Skip to Content, Navigation, or Footer.
Logo for The Western Front

WWU student earns title ‘best woman surfskiier under 23 years old’

Local athlete talks about her journey after placing first at World Championships

Western Washington student Ana Swetish surfskis through the waves in Bellingham Bay in Bellingham, Wash., in April 2022. At age 20, Swetish has been surfskiing for nearly a decade. // Photo by Tom Swetish

Ana Swetish, a third-year student at Western Washington University, is the best surfski competitor in the world under 23 years old. Her journey began when she was 11 years old.

“In 2013, a kid’s kayak team started in Bellingham on Lake Padden, and my dad signed my sister and I up,” Swetish said. “I fell in love with it.”

Surfski is very similar to kayaking and is currently not included as an Olympic sport, and World Championships are as close as someone could get.

“It’s like kayaking; we use the same kinds of paddles. The boats [for surfski] are longer. They’re 21-feet long, skinny and narrow,” Swetish said. 

When Swetish started paddling surfski, she was hooked.

“I remember telling my mom when I had been paddling for two months that I was going to be in the Olympics,” Swetish said. “I hadn’t been to a single race yet, and she was like, ‘that’s ambitious but OK.’”

Since then, Swetish has gone on to place in World Championships three times and got first place in her latest race, the International Canoe Federation Canoe Ocean Racing World Championships in Portugal.

Swetish’s favorite part about surfski is the feeling of paddling downwind.

“When it’s blowing 40 mph on the bay, this is where I feel the happiest. Every other worry, every other stress about homework or school just disappears,” Swetish said. “It’s the best feeling.”

Jonas Ecker, a skilled paddler and long-time friend of Swetish, said he loves surfskiing for similar reasons.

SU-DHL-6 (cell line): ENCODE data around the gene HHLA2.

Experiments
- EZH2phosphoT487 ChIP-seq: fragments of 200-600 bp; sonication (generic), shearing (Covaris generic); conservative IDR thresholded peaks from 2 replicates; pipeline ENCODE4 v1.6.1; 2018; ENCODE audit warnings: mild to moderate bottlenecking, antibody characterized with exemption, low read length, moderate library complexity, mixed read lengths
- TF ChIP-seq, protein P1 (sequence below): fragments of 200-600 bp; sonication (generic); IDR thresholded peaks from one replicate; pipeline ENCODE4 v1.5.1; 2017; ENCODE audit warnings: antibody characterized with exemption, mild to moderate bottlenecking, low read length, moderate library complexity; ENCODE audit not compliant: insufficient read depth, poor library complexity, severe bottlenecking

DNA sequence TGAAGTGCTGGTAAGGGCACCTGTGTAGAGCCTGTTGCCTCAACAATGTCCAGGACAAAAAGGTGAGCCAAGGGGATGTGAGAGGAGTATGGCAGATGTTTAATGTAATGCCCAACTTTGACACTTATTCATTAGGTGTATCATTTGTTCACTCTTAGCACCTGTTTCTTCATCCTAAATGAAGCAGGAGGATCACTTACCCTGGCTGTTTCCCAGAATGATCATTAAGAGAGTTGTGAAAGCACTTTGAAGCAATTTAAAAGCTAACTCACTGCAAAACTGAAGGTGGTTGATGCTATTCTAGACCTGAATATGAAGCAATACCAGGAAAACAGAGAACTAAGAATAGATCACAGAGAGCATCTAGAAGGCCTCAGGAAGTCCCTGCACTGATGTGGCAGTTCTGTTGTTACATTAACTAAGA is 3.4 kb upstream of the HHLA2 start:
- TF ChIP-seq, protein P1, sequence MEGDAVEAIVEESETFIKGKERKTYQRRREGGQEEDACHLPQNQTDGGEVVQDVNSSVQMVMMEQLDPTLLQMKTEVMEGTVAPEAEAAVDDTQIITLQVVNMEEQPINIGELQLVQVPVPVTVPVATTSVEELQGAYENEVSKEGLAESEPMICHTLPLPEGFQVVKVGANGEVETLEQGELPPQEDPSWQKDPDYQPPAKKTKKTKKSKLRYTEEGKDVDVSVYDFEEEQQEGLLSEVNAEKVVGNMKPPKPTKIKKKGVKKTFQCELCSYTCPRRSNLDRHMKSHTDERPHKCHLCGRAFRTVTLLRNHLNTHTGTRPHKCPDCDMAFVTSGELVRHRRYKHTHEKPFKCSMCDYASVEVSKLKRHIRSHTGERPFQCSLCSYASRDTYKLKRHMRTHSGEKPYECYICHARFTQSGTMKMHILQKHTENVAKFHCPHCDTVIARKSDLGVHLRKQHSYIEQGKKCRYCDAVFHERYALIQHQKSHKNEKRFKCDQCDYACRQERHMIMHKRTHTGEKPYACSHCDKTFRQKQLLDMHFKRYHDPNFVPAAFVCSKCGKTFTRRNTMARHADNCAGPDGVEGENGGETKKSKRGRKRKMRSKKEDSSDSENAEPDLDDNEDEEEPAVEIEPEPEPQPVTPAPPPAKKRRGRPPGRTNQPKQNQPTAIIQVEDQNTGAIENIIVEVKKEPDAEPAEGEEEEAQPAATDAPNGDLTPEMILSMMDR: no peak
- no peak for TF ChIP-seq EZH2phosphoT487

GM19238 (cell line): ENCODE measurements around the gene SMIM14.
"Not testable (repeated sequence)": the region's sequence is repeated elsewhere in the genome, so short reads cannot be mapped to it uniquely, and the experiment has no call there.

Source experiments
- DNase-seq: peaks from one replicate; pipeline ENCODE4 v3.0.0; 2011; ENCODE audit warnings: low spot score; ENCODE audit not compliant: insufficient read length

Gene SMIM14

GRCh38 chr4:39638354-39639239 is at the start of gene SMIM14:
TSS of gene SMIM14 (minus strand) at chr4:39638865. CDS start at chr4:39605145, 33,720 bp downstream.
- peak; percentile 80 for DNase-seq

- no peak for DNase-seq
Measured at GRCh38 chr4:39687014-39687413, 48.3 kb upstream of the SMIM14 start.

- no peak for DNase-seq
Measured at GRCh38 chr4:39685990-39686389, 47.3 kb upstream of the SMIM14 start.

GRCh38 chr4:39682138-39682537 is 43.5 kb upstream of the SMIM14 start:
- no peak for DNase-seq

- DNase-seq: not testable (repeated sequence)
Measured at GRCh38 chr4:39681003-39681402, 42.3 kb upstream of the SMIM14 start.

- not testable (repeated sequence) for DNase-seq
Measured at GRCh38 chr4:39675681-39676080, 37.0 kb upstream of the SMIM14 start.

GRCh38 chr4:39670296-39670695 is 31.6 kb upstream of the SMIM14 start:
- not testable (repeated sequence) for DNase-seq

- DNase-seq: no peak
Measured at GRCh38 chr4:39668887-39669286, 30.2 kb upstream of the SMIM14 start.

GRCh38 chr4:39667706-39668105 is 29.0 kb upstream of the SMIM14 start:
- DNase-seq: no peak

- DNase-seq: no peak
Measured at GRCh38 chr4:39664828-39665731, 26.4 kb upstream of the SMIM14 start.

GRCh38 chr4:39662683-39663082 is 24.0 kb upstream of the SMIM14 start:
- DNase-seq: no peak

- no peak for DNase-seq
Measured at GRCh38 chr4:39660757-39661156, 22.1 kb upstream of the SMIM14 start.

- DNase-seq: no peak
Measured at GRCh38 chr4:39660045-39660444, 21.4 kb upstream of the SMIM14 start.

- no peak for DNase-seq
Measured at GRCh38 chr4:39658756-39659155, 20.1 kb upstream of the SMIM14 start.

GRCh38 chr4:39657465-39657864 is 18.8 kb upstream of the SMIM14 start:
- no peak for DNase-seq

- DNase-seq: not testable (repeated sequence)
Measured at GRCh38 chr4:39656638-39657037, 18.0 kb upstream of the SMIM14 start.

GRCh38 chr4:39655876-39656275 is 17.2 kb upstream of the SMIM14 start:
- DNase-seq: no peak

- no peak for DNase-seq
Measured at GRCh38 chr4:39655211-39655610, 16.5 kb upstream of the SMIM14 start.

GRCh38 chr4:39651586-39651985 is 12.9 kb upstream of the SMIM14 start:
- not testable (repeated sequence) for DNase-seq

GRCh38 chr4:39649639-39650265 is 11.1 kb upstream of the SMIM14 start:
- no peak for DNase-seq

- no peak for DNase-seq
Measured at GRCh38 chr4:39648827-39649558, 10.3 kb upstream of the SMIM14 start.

“[My favorite parts are] the adrenaline rush of either being at the start line or catching the biggest wave you can,” Ecker said. 

While some college students might have trouble finding the motivation for training on top of school, Swetish said this is not a problem for her.

“I train a lot because I mostly just love it. Being out on the water is great,” Swetish said. “I usually wake up around eight, have breakfast, then paddle first thing in the morning. I train with my boyfriend, Wilson. It’s very fun to push each other.”

Austin Kieffer, Swetish’s coach and retired surfski professional, expressed how it’s been being able to watch Swetish’s paddling journey.

“I’ve seen the entire journey,” Kieffer said. “It was cool to see that talent and hard work pay off. [Swetish is] a passionate, accessible, relatable human who is also the best in the world at what she does.”

Part of the hard work that Swetish puts into the sport is teaching. Swetish said that learning proper technique is incredibly important when learning to surfski.  

“I coach lessons for people who are new to paddling,” Swetish said. “People who just bought their first surfski will reach out to me, I’ll meet them on the water and teach them how to paddle correctly.”

When asked how someone could start surfskiing, Swetish advised reaching out to the local community. For Bellingham residents, she recommended Whatcom Paddler.

“If you reach out to the community, people are super willing to help you get into a boat,” Swetish said.

Powered by SNworks Solutions by The State News
All Content © 2024 The Western Front